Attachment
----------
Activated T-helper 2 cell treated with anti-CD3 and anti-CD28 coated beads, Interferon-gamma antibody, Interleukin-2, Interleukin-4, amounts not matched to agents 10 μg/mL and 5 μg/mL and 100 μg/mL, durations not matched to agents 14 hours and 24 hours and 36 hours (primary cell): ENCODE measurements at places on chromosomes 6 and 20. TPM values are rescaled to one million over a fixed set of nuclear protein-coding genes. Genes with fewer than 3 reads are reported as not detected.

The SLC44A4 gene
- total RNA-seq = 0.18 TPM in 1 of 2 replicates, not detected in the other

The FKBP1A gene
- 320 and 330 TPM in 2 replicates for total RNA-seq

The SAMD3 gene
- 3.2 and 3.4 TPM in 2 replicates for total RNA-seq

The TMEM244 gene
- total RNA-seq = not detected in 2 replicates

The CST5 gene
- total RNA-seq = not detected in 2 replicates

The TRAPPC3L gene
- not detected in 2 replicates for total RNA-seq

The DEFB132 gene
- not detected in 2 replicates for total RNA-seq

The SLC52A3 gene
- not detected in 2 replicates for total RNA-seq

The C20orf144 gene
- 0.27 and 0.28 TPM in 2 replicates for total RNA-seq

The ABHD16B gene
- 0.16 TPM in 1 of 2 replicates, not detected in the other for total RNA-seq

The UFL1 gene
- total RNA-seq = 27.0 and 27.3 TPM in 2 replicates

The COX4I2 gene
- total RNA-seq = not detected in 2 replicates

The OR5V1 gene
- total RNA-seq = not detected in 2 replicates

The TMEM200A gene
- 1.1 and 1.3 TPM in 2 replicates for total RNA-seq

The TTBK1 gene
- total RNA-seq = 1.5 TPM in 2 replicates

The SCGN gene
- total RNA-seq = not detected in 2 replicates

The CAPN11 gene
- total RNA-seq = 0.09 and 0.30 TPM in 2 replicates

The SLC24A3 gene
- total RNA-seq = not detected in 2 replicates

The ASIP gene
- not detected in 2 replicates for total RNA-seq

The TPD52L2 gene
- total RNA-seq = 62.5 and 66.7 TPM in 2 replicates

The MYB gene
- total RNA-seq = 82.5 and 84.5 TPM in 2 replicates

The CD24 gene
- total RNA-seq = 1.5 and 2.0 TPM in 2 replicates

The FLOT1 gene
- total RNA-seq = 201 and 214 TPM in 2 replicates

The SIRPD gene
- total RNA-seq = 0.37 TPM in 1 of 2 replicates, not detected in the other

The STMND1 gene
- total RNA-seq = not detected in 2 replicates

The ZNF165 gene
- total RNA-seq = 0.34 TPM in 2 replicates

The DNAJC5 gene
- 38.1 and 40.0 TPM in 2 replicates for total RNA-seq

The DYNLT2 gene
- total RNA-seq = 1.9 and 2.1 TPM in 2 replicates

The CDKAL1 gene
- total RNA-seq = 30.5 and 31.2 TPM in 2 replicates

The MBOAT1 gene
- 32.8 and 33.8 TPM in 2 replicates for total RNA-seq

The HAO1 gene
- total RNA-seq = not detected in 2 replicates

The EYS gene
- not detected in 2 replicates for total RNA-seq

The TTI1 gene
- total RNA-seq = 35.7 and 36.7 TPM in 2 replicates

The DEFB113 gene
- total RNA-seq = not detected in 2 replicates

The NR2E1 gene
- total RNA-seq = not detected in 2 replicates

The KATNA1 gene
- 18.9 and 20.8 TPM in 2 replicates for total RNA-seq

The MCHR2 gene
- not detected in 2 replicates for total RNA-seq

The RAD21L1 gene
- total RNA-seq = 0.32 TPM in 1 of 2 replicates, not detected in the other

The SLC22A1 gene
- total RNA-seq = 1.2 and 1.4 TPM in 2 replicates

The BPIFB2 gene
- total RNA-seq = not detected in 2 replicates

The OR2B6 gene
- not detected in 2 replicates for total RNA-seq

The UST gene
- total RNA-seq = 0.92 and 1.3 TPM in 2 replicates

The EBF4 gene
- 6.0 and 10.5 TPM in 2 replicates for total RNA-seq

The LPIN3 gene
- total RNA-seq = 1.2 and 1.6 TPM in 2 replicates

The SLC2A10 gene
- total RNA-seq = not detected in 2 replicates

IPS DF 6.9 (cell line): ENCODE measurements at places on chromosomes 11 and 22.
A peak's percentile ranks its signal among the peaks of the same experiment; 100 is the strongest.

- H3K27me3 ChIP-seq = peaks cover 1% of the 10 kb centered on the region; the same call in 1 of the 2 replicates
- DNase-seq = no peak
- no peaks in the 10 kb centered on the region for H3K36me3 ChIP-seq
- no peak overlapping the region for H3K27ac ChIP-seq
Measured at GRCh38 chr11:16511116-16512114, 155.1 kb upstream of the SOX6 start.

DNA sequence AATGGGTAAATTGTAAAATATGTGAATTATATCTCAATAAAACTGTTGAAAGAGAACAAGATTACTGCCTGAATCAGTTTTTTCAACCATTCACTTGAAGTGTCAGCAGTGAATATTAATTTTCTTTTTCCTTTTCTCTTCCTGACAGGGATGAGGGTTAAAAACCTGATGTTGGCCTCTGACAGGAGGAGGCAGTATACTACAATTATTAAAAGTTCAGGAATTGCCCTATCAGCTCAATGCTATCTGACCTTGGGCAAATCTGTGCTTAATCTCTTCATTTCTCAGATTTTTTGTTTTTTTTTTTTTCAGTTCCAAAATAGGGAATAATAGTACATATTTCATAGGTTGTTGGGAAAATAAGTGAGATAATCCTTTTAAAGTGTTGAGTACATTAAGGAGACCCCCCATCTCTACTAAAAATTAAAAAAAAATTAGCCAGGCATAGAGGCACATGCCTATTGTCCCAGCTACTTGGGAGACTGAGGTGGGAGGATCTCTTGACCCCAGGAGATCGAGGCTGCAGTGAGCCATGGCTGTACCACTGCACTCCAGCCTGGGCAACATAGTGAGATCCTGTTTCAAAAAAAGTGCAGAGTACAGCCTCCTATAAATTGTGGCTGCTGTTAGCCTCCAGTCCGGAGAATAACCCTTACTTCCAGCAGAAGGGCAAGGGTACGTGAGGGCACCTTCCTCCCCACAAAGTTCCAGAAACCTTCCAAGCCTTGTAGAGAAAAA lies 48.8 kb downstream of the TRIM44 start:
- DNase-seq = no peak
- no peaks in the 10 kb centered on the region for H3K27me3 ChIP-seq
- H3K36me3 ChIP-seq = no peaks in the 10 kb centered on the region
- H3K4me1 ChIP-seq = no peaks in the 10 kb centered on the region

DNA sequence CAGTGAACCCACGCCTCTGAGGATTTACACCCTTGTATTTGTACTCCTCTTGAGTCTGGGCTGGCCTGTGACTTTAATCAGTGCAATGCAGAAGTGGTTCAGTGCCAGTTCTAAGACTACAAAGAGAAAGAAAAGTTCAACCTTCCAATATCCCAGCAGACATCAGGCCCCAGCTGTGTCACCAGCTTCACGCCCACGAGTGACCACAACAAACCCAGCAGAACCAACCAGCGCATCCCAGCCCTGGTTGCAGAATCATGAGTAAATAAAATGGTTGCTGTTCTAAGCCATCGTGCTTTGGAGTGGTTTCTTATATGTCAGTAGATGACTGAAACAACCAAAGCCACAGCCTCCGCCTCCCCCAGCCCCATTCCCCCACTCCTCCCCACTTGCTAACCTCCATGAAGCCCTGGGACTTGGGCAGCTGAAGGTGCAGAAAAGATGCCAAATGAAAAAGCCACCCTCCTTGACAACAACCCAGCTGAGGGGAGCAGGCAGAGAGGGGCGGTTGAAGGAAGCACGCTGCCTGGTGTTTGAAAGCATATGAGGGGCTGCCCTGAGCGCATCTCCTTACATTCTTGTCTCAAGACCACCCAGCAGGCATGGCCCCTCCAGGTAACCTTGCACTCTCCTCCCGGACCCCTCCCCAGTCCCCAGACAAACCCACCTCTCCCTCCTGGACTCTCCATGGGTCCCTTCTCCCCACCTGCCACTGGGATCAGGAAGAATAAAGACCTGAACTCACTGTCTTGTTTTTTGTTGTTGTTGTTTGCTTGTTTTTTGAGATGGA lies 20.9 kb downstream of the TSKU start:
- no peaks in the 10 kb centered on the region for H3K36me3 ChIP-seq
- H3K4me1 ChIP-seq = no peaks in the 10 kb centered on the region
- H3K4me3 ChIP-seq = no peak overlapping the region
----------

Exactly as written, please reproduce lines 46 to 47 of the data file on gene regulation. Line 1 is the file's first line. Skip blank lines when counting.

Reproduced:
The FLOT1 gene
- total RNA-seq = 201 and 214 TPM in 2 replicates